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Ballet Talk for Dancers

Anyone taking the residence plunge this fall?


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From a ballet school owner and director...I encourage you to volunteer at your local school/company. We always need help and there is nothing better than an 'alumni' ballet mom to get things done! You know the ropes and are volunteering for the betterment of ballet in your community; not just your DK.

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learningdance, I agree with you absolutely, and to be honest, I don't believe the gossip I heard AT ALL. I know enough about the kid they were talking about that this was a very unfair/untrue remark, most likely rooted in jealousy.  The point of the comment was clearly meant to make me feel bad about my decision to send the kiddos away to this well known school. 

I just didn't expect the fellow dance parent drama-- it just wasn't a part of my stuff-that-happens-when-they-go mental checklist.  There was some surprise, and some love and support, but there was also some cattiness like the comments I mentioned, and flat out "oh good now my daughter can be in snow" type comments that caught me a little off guard.  

Temps, yeah I will volunteer for sure.  It's a great way to give back to the school that nurtured them for so long.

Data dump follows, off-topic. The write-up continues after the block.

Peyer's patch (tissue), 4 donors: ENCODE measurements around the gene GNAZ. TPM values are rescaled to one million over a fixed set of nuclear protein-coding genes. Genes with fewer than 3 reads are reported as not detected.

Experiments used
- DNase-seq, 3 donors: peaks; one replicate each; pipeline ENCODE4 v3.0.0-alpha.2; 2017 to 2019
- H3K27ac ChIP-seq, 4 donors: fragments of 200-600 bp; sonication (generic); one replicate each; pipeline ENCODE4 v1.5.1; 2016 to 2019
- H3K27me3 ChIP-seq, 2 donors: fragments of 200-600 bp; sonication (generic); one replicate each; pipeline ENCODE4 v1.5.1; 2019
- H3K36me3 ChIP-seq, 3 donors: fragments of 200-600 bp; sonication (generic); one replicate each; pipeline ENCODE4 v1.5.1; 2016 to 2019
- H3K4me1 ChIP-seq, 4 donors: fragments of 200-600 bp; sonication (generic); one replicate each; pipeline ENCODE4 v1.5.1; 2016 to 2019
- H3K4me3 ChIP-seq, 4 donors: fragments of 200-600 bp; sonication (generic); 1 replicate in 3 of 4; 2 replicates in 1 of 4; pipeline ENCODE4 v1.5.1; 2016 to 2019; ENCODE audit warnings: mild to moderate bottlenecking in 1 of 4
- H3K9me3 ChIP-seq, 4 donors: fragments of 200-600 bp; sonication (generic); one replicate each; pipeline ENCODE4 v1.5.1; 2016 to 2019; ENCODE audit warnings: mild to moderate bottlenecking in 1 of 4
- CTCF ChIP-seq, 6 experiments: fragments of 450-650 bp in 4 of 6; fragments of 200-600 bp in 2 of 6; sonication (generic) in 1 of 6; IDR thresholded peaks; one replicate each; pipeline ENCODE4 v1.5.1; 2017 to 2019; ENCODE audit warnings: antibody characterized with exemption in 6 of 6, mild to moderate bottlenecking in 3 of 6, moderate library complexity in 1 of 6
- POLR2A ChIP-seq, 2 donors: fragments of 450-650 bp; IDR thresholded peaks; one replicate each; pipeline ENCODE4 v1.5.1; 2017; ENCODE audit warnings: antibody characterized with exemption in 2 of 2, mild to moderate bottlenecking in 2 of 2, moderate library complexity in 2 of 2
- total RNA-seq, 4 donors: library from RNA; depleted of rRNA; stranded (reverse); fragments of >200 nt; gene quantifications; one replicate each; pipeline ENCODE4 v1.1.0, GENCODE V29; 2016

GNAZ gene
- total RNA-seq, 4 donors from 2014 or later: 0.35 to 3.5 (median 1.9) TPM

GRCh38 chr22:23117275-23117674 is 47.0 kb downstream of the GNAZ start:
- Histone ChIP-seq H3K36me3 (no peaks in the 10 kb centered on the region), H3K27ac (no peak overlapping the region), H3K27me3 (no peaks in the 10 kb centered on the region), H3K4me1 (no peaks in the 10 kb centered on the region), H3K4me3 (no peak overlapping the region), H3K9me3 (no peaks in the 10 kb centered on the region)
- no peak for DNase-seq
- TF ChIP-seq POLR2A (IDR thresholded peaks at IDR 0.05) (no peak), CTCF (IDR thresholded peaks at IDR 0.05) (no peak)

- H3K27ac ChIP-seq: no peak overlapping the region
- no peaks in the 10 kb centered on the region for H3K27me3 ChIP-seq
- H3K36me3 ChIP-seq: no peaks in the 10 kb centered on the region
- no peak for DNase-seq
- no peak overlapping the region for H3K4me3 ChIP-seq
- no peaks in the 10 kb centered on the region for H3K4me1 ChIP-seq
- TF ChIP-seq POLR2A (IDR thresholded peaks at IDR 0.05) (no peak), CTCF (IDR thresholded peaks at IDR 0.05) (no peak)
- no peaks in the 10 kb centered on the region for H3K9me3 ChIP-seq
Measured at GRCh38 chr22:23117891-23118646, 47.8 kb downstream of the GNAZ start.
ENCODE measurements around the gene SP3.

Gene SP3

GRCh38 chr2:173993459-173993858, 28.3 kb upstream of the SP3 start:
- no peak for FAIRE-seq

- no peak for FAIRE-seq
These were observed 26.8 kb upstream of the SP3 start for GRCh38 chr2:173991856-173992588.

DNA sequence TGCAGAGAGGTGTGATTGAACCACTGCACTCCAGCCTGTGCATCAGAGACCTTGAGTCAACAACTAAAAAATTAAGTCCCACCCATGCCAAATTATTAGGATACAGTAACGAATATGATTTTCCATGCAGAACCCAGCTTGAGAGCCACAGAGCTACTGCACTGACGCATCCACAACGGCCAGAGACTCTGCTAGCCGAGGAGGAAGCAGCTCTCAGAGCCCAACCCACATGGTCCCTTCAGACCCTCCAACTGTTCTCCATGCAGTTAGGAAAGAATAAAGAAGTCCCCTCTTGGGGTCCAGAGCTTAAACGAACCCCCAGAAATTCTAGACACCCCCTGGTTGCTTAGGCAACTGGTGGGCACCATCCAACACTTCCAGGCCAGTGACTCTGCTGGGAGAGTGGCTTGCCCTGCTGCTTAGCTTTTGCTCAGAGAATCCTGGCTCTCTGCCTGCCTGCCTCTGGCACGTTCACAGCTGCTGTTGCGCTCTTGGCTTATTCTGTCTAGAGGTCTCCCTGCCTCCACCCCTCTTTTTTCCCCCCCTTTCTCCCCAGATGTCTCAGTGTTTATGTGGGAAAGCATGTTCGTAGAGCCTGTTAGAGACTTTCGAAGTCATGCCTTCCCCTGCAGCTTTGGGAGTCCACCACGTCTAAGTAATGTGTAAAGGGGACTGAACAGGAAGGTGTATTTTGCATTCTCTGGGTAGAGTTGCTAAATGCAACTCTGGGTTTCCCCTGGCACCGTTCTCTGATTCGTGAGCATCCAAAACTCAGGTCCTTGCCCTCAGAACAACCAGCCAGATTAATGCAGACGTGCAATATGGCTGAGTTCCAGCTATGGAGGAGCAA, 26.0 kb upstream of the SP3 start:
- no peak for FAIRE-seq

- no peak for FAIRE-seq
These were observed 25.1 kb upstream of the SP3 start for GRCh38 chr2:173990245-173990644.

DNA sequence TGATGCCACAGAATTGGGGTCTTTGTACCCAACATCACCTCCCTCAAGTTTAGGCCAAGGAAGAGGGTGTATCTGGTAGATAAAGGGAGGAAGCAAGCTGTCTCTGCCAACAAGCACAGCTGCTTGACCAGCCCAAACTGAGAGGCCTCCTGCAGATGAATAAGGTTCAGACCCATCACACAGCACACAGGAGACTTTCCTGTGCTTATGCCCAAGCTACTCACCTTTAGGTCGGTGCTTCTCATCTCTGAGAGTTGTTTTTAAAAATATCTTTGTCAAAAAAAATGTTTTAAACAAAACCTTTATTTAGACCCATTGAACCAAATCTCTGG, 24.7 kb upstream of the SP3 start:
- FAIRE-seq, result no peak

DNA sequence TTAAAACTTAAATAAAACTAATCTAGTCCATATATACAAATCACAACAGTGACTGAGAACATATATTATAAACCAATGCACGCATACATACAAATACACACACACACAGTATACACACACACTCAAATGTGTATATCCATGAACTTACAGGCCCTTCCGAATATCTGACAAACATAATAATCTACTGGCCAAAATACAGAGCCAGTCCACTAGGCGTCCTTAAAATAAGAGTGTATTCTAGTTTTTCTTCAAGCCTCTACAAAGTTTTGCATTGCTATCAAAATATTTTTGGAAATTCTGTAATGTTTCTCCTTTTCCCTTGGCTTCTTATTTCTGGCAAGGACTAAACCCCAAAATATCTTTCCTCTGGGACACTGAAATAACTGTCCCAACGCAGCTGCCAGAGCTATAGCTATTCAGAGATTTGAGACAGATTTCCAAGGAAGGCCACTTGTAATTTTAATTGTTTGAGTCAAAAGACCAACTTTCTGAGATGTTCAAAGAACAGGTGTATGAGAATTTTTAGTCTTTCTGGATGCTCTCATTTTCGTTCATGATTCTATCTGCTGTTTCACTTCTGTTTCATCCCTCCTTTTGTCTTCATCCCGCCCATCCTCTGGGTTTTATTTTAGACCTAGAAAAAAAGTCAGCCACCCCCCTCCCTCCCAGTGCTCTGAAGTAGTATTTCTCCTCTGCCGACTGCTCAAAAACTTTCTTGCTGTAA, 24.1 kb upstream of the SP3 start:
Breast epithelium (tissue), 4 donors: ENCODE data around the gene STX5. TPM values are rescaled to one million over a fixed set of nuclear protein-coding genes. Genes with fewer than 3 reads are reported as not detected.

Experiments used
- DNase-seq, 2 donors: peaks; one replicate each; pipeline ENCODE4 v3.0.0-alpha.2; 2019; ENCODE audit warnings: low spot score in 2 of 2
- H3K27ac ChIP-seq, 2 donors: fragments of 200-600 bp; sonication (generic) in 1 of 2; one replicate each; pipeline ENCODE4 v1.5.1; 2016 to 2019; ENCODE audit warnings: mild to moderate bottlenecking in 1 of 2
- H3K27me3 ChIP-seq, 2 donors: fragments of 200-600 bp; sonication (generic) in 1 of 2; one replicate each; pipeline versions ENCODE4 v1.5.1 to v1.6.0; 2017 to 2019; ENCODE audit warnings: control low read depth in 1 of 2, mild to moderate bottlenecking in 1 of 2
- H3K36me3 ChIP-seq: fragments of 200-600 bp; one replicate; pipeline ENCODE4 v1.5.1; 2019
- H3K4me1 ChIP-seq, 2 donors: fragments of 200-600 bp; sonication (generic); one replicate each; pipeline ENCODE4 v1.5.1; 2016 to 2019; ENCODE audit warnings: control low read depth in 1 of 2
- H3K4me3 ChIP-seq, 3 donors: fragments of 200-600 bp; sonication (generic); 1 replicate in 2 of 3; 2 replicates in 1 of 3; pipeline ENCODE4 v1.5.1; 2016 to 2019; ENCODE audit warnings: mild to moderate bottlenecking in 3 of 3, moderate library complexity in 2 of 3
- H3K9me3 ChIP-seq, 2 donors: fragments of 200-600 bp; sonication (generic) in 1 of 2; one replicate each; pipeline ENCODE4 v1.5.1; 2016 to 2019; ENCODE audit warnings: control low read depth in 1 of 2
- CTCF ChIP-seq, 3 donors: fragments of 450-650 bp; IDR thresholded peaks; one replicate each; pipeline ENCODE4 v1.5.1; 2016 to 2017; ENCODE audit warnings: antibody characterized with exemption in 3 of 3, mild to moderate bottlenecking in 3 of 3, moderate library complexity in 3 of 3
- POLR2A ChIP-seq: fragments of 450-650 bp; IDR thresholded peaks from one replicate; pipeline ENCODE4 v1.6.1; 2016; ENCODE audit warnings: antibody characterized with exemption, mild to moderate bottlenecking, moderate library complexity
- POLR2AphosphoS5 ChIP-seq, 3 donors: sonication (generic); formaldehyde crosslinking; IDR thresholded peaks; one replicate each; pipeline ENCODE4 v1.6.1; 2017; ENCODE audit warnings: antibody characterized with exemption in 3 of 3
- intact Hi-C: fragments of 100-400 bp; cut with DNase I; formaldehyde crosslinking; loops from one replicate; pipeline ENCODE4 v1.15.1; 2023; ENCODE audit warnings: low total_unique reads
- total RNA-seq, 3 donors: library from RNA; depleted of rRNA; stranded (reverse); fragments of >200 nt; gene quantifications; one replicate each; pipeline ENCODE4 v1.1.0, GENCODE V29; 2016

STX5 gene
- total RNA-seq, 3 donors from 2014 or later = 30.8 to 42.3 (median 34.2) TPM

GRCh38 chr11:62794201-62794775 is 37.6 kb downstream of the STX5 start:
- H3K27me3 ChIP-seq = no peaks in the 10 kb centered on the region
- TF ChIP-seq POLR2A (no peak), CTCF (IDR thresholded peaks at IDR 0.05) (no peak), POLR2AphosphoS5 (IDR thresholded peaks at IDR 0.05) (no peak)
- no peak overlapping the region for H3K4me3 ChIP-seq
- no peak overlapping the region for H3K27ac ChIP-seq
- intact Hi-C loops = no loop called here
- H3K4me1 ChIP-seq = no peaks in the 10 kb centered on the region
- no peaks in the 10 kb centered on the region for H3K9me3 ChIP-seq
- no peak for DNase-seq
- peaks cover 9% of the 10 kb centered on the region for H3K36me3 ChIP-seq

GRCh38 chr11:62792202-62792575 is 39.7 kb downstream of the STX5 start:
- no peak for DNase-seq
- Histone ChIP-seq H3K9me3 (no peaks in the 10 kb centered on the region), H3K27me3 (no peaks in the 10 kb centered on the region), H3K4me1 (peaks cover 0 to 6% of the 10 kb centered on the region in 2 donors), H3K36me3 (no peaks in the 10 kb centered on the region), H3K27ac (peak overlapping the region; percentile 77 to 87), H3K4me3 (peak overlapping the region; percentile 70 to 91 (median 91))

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Nynydancer, don’t be surprised if your offers to volunteer are rebuffed . . . .  Just stay calm and repeat “I only want to play baseball” (from movie “Bull Durham”).

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Thinking ahead to next year as I may be in this situation, for those that are sending their child(ren) away this year to non-company affiliated programs, how is the housing arranged? Dorms, host families, independent living arrangements?

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When we made this jumpt to residency we realized that people often did not understand what we were doing and/or judged us for it. Fortunately I have never needed other's approval and you don't sound like you do either. People have no idea how their comments are registering often. 

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L_One, DD16 is at a company-affiliated program, but we had to arrange for housing.  The school was great about connecting the dancers in the program to see who needed a roommate (or 3!).  Their apartment is just a few blocks to the studios, and they have promised to always walk together (at least two).

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Things to expect or think about re: residency in the first year

1. The venting phone call -- At the beginning you are your kid's only "safe" person.  They can't show others that they are scared, jealous, worried, or angry.  They will vent to you.  You will likely imagine that it is a HUGE issue and then stay up all night worrying and trying to "solve" a problem. Then 24 hours later, after you are a complete ball of nerves you will say ,"Ok I thought about how to handle this. . " and your kid will say, "Oh well, it's fine."  Advice: Listen and give it 24 hours before really getting concerned.  Also, ASK your child, "Do you want help with this? Or do you just need to vent?" I got into all kinds of "fixing" before I realized that my DD was simply venting.